FlightSafety Mixes Reality in New Simulator

by Matt Thurber

Image credit: DISTI

An interesting development that might have a profound effect on the training simulation industry is underway at FlightSafety International’s Visual Systems division in St. Louis, Missouri. Some lucky visitors to the Heli-Expo show earlier this year in Anaheim, California, were able to get a private demo of the new technology, which FlightSafety calls a “mixed-reality” flight simulator.

The new simulator takes advantage of the many years of development of FlightSafety’s Vital image generator and visual display, marrying the most recent version with virtual reality headwear and hardware controls to create a mixed-reality simulator.

Virtual reality or VR—in the form of eyewear that makes the user feel immersed in the simulation—is nothing new in flight simulators, especially in consumer types. But a problem with these setups is that there is no good way for users to experience moving the simulated aircraft’s controls within the VR environment. There are controls that a pilot can use to simulate pushing the aircraft’s buttons and turning its knobs, but there is no feedback mechanism for feeling the action of pressing and turning. And such VR setups don’t allow the user to look outside the VR environment to manipulate physical controls.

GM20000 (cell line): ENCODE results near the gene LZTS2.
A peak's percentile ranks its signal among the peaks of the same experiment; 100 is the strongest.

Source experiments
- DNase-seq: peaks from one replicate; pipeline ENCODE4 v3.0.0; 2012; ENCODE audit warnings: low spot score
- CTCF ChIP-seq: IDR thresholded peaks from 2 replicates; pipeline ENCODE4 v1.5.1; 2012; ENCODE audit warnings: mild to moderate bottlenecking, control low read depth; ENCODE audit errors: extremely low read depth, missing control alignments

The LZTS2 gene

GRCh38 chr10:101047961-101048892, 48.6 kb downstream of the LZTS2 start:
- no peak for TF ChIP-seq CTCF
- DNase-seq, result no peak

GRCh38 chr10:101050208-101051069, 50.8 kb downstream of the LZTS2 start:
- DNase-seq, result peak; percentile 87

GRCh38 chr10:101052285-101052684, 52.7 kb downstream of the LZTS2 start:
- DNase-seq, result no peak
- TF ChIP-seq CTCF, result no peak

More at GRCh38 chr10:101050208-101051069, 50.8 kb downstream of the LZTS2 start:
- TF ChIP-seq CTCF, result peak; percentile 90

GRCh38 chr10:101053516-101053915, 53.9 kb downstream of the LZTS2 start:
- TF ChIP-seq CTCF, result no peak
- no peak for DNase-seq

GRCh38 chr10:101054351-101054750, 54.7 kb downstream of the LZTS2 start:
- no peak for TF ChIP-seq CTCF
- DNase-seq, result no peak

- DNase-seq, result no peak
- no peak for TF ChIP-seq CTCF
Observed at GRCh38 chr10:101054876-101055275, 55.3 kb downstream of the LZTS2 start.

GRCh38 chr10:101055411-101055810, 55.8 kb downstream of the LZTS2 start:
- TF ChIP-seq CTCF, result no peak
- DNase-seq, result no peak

FlightSafety’s mixed-reality simulator solves that problem by combining special VR gear with a hardware platform that replicates the cockpit controls and enables the realistic feel of actuating avionics and other controls. The VR headset is fitted with external cameras, and this allows FlightSafety engineers to program what the pilot sees in virtual reality and what real-world items are passed through, such as avionics.